Traditional-method sparkling – made via a second fermentation in bottle – is made in regions around the wine world, and yet Champagne continues to enjoy the widest recognition, thanks to its esteemed history, the power of its brands and its range of styles.
This is determined by the amount of residual sugar in the dosage – a mixture of sugar and wine added to the Champagne before the final bottling. Brut, by some distance, is the most popular. The most rasping category is brut nature, which also goes by the name zero dosage and, as the wording suggests, contains no added sugar. The next rung on the ladder is extra brut (0-6 grams of sugar per litre) before we hit the ubiquitous brut (less than 12g/L). The confusingly titled extra dry category contains between 12g and 17g/L, followed by the increasingly sweet sec, demi-sec and doux bottlings.
The art of blending different grapes is vital in maintaining ‘house style’, and ironing out vintage variation. While there are seven permitted varieties, the dominant triumvirate is Chardonnay (which gives citrus, acidity and finesse), Pinot Noir (red fruits and body) and Pinot Meunier (bright, youthful fruit).
Blanc de noirs on a label means it has been made only from dark-skinned grapes such as Pinot Noir and/or Meunier. The former trumps Meunier for popularity, with sought-after examples including Krug’s Clos d’Ambonnay and Billecart-Salmon’s Le Clos St-Hilaire. Blanc de blancs is crafted from pale-skinned grapes and almost certainly means it’s pure Chardonnay.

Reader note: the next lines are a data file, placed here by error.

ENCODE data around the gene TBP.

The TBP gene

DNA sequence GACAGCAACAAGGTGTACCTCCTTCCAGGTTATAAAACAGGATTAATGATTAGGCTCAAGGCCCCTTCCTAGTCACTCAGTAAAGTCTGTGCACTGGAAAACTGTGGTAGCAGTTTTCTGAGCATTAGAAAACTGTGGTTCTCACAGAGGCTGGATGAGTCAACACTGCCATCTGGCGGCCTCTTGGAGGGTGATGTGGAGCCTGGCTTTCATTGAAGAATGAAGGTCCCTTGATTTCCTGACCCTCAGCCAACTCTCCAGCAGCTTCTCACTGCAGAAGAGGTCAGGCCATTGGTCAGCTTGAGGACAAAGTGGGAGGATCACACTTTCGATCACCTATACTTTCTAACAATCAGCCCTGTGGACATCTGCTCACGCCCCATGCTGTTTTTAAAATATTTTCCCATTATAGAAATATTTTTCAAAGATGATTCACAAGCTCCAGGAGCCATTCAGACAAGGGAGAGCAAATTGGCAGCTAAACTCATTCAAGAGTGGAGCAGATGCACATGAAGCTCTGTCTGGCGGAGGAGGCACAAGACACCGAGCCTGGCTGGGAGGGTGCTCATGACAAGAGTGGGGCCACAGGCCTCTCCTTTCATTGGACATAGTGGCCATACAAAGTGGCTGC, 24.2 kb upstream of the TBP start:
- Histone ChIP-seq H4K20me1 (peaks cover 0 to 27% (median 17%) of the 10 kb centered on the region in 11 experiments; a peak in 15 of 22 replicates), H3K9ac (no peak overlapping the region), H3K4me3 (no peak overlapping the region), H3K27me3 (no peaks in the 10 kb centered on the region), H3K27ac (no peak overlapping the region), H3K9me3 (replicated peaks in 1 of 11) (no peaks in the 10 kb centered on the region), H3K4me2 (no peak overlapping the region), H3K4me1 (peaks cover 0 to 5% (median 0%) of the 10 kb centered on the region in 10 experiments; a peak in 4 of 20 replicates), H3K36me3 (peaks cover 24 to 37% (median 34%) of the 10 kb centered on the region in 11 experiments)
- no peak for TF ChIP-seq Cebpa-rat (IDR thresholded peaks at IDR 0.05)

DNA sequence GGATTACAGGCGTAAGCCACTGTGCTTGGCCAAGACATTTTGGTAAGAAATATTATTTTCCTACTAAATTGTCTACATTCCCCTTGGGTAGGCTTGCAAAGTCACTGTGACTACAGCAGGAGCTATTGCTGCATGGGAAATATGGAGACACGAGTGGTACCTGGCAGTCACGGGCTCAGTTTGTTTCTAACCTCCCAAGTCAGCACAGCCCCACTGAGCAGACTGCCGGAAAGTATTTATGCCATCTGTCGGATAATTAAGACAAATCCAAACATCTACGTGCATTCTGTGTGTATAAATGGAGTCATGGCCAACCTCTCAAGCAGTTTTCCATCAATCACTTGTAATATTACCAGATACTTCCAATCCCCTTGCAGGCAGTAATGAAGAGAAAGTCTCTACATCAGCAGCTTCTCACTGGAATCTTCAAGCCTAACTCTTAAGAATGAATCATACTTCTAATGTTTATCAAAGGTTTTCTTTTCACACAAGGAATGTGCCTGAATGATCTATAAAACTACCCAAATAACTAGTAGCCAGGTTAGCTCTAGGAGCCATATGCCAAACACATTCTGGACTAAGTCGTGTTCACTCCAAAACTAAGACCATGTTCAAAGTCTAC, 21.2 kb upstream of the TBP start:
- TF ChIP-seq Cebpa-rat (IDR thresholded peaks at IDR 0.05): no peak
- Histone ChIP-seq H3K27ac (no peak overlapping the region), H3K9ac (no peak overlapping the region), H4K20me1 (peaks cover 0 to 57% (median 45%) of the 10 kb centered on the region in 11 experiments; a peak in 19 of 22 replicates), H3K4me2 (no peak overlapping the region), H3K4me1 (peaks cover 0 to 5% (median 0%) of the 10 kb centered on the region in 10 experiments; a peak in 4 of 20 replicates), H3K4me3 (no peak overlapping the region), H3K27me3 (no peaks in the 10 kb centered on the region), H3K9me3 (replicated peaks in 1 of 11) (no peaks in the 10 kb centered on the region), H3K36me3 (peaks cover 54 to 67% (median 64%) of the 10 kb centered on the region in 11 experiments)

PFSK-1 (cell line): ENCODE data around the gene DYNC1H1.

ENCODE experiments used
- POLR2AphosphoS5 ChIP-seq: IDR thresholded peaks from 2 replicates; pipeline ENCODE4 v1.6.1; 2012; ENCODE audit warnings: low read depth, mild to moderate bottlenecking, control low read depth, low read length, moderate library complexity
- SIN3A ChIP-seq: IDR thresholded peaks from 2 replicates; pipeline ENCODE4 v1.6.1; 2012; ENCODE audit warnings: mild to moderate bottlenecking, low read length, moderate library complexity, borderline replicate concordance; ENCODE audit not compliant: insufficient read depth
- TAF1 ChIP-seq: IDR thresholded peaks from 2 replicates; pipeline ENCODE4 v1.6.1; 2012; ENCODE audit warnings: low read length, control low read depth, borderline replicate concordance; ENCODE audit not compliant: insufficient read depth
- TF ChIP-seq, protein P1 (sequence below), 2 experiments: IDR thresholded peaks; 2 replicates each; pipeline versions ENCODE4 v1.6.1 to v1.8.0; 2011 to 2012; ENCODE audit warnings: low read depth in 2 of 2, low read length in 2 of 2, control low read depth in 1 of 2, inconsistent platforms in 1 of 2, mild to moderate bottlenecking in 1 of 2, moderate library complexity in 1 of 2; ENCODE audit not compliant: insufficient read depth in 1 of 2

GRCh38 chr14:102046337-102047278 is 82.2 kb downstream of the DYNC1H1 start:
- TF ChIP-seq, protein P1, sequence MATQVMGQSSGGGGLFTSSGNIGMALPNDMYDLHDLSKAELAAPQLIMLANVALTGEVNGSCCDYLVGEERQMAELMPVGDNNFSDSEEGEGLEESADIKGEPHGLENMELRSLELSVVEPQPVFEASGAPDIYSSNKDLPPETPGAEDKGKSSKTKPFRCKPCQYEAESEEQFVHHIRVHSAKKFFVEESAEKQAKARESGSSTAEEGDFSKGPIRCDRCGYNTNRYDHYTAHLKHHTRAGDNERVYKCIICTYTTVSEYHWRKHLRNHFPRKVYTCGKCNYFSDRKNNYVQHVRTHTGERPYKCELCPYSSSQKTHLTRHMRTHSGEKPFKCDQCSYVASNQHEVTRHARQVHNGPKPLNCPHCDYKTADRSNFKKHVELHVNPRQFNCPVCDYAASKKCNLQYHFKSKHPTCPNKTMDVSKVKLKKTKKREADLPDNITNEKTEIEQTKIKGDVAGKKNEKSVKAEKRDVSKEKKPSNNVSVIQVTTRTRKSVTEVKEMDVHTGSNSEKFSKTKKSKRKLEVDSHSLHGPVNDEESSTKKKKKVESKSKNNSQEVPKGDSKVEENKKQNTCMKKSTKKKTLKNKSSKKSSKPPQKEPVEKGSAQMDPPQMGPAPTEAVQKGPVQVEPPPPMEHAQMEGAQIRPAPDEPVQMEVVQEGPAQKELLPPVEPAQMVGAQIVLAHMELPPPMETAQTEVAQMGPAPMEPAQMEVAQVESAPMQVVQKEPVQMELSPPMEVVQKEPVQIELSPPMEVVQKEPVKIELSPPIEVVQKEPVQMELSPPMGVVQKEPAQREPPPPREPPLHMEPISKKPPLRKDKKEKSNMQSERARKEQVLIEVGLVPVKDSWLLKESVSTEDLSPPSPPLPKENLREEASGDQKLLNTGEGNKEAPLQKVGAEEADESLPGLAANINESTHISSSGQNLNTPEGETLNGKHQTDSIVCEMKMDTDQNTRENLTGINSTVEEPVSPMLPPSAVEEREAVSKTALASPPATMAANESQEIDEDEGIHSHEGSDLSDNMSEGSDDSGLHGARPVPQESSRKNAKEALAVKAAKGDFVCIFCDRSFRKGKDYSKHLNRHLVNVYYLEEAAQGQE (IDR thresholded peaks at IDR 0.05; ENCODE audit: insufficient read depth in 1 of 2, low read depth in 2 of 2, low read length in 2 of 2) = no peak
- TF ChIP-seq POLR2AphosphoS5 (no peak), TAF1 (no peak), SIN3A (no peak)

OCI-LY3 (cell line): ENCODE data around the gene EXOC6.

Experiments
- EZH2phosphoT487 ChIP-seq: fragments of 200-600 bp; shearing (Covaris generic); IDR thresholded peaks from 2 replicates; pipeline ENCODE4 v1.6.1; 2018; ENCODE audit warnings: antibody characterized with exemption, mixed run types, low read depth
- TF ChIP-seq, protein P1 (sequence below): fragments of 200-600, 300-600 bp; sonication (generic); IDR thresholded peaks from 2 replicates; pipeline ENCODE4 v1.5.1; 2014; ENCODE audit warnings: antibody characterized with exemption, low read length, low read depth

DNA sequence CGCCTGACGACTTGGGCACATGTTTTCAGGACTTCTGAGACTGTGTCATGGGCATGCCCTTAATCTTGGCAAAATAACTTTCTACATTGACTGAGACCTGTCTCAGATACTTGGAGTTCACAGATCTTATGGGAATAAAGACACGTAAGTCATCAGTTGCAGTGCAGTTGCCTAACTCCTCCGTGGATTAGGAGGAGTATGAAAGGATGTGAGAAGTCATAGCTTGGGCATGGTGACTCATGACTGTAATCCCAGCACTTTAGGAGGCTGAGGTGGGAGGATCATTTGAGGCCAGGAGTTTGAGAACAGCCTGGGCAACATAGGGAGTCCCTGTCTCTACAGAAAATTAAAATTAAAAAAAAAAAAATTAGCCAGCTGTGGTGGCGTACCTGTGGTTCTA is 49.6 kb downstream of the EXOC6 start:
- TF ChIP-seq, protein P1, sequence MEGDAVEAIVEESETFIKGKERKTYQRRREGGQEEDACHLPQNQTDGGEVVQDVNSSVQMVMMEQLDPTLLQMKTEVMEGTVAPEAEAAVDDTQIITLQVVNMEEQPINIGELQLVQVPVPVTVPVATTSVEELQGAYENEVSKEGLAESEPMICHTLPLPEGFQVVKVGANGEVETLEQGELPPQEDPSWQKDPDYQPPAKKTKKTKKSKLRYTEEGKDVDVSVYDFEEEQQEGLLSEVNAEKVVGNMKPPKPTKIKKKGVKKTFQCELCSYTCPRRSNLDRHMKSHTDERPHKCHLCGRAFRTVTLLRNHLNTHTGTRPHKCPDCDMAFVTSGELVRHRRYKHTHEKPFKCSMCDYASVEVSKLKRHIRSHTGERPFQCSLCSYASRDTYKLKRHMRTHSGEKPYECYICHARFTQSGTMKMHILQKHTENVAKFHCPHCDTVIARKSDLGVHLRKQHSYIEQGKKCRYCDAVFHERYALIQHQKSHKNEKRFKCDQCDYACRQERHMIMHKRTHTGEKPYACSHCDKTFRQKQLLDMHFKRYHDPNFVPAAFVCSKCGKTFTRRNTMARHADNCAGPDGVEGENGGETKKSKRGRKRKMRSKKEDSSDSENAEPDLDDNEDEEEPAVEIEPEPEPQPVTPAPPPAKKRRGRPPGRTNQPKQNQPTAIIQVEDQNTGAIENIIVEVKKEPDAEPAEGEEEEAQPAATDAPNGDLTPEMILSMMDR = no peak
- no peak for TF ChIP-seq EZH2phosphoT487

While the term ‘vintage Champagne’ is largely self-explanatory (all grapes coming from one year), non-vintage (NV) Champagne requires a bit more unpacking and is where a Champagne house’s chef de cave (cellar master) earns their corn. The arguably unachievable goal of NV is to create a house style which remains consistent, year after year.
While NV is a marriage of grapes, crus (vineyard sites) and vintages, the blend will still be dominated by a foundation wine that comes from a single, recent harvest. This is seasoned with reserve wines from older vintages which bring more evolved flavours and richness.
The ambition of NV may be to remain true to a signature style, yet in reality vintage variation – not to mention the manner in which NV is incrementally released to market – means that this is probably a pipe dream. In recognition of this, many producers (including Bruno Paillard, Jacquesson and, more recently, Krug) mark the labels of their NVs – in varying degrees of prominence and clarity – with the base wine’s vintage.
Rosé Champagne can be made using a couple of different methods such as direct pressing and short maceration. The latter involves leaving red grapes to macerate for 24-72 hours before pressing, thereby extracting colour from the dark skins. Although some Champagne is made this way, most is created by simply adding about 15% of still red wine (usually Pinot Noir) to the blend of base wines. Top houses own vineyards dedicated solely to the growing of premium red grapes.